That was the message from Rainer Wieland, the vice president of the European Parliament and a member of Germany’s Christian Democratic Union (CDU) party, when speaking in the European Commission office in Dublin last week.
“We always included a special clause for Berlin in all our EU agreements when it was part of eastern Germany,” he said saying he saw the North a similar position to Berlin in those years — inside the EU but outside the old West Germany. Businesses in the North seem to be of the same opinion, with most surveys showing that companies have yet to experience any real fallout from the Brexit decision.
In line with this, the majority indicated that they had adopted a wait-and- see approach, stating uncertainty makes it too difficult to plan.
The picture is further supported by Invest NI, the government body responsible for inward investment to the North, attracting record numbers of new foreign investors in 2016 — more than half of them since the Brexit referendum, according to the company’s annual report. Foreign investors are particularly attracted by the North’s pool of human talent, according to Invest NI figures, with about 16,000 annual graduates and postgraduates coming out of Belfast’s universities every year.
Exports also have been rising this year, particularly sales into the Republic, assisted by weaker sterling.
However, there is growing business frustration that the Northern assembly is still gripped in a political deadlock that is preventing the formation of a new devolved executive. Amid the current uncertainties, local investment promotion authorities and businesses are left alone in their efforts to weather the uncertainties of the Brexit storm.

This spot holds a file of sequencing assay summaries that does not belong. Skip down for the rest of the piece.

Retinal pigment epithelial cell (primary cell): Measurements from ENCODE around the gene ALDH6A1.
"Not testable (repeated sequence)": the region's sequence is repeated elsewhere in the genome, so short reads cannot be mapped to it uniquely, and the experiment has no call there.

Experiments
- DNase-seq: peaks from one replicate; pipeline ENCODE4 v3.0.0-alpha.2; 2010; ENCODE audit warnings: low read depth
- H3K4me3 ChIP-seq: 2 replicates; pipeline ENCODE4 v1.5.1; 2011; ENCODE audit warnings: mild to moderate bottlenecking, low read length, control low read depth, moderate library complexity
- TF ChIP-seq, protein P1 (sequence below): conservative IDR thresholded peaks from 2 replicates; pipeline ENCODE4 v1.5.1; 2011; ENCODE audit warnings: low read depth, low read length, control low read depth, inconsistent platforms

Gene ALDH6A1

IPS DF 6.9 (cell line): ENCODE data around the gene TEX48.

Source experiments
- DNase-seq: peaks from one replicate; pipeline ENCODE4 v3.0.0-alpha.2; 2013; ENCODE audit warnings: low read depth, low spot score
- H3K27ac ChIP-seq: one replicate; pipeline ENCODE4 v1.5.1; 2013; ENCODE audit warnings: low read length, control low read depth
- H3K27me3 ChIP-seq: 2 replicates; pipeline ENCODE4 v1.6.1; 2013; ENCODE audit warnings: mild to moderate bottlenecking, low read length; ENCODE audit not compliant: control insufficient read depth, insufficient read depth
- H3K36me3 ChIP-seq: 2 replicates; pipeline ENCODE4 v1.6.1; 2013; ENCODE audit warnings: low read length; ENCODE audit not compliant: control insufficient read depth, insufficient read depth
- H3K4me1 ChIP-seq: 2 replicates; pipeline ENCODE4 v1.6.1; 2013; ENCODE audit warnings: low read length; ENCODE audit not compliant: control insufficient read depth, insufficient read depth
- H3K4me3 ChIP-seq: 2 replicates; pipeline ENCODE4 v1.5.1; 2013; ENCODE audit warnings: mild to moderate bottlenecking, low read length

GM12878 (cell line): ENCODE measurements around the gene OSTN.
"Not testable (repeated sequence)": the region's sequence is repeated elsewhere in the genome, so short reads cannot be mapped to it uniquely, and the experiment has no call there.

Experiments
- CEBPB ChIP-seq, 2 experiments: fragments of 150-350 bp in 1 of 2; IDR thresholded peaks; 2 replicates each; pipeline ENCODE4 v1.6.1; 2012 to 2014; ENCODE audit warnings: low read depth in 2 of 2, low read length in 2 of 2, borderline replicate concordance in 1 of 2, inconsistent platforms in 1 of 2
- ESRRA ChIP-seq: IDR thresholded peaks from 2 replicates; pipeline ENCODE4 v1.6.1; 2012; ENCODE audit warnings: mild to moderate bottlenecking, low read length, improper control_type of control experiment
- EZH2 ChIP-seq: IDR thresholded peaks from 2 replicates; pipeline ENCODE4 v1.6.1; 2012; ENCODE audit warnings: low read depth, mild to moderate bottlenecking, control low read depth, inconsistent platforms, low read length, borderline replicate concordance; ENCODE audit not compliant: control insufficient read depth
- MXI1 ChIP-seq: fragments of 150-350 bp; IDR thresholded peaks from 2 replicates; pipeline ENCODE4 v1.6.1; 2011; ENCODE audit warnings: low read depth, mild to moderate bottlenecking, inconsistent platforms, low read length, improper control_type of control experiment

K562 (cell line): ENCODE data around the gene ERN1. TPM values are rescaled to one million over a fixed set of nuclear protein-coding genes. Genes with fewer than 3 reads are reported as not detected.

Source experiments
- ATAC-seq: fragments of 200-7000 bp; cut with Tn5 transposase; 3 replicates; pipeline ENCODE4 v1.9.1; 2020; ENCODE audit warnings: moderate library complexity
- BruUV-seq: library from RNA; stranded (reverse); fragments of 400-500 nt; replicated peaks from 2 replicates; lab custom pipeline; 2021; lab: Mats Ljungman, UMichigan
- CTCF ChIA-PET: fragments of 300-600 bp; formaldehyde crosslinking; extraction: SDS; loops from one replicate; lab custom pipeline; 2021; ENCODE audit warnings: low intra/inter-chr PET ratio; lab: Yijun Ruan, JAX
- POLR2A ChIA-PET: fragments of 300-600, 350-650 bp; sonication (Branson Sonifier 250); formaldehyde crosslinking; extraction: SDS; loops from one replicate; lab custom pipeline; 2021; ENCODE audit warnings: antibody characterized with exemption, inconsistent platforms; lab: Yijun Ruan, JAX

If Brexit has not affected the North’s current investment proposition, so far, it has indirectly delayed its development. The current political impasse is delaying devolution reform and the planned introduction of a long-promised 12.5% corporation tax rate , which may now become hostage to Brexit negotiations.
Despite the deadlock in Belfast, the eyes of local businesses remain focused on the talks unfolding in Whitehall and Brussels. While the risk of a hard border is of wide concern, only big firms seem to be adjusting their strategies accordingly.
Michael McKeown, head of Newry’s chamber of commerce maintains the delays in corporation tax reform are a minor disappointment compared to the prospect of a hard border, saying “everything comes down to this word: border.”
InterTradeIreland estimates that 91% of the North’s companies, its core of SMEs, are not preparing for any Brexit outcome that includes some sort of border.
Michel Barnier, the chief EU Brexit negotiator, has also been trying to give some guidance to the UK government, suggesting the North could continue in the EU single market after Brexit.
Minister for Foreign Affairs and Trade, Simon Coveney, has been keeping his powder dry, ahead of next month’s Brexit summit, knowing that essentially he has a veto in this phase of talks as the Border is one of the three key issues that must be resolved before the Brexit negotiations can move on to trade.